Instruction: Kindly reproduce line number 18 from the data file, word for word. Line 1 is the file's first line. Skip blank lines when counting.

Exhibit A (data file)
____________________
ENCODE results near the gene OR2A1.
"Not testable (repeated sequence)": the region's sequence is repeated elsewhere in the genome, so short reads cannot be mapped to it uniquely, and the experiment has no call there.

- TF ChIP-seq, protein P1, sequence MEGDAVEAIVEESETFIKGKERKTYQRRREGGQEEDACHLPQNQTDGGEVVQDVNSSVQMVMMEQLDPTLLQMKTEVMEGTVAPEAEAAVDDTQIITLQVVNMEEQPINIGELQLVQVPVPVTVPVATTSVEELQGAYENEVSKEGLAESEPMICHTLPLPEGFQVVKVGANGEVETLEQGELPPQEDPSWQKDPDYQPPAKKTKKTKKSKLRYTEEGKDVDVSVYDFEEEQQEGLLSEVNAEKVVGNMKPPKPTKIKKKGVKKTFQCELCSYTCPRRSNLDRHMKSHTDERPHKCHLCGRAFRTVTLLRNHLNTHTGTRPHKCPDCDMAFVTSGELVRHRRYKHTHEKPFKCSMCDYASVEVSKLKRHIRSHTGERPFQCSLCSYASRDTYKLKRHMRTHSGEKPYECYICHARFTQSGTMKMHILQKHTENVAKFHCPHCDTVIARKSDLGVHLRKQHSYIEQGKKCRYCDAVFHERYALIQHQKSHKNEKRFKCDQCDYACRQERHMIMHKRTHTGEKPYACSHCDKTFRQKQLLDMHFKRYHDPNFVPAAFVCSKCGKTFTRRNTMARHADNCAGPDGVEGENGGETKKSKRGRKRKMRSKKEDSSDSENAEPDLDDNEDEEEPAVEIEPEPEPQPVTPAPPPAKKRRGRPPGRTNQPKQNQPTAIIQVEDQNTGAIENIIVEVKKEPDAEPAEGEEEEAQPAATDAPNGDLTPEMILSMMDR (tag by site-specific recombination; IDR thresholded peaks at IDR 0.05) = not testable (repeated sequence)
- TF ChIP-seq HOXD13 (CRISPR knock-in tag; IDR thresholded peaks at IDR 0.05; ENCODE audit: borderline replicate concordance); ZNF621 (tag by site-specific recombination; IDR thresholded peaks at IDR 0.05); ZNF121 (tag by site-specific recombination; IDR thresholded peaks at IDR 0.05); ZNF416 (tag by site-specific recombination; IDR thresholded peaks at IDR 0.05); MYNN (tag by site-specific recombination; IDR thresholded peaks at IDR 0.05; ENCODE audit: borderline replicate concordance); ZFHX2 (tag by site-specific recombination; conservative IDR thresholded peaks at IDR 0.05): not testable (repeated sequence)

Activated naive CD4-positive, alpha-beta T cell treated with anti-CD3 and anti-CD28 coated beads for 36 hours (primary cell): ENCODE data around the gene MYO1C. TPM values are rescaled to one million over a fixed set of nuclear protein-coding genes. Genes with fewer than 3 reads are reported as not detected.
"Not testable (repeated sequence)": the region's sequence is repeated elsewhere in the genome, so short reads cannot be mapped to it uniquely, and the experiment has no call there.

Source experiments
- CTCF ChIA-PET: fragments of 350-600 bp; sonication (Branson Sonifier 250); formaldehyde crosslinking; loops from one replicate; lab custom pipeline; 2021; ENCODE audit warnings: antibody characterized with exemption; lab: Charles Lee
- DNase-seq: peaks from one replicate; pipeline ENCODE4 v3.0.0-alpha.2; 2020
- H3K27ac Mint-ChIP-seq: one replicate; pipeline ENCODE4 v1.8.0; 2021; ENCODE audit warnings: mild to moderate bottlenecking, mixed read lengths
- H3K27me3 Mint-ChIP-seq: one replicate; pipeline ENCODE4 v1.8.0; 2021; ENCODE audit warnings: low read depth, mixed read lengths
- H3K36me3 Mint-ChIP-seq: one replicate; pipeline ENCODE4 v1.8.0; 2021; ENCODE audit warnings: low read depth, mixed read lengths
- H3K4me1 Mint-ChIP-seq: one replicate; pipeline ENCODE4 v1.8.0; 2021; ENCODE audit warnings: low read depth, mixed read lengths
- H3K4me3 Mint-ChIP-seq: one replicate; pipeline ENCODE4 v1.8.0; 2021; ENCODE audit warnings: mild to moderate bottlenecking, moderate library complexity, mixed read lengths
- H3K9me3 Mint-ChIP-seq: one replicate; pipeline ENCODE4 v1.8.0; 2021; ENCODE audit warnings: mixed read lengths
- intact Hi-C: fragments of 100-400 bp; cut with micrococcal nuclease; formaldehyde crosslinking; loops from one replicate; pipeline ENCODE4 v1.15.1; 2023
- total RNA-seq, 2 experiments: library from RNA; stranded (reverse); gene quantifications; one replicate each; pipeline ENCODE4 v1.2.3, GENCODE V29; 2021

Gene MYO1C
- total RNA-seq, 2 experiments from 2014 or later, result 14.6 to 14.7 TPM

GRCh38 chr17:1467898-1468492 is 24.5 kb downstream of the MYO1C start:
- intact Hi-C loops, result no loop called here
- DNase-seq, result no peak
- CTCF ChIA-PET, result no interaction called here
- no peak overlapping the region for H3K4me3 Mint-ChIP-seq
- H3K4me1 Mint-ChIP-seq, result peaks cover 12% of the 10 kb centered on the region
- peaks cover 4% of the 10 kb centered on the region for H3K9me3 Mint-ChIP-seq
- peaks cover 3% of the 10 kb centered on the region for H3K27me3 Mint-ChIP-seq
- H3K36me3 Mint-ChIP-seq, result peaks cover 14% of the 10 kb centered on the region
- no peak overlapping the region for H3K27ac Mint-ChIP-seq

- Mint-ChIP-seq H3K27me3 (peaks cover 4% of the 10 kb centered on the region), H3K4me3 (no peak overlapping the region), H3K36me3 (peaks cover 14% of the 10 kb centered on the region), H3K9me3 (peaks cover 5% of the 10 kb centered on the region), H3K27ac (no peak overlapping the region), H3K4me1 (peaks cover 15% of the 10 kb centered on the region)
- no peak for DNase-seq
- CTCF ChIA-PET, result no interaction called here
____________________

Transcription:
Gene MYO1C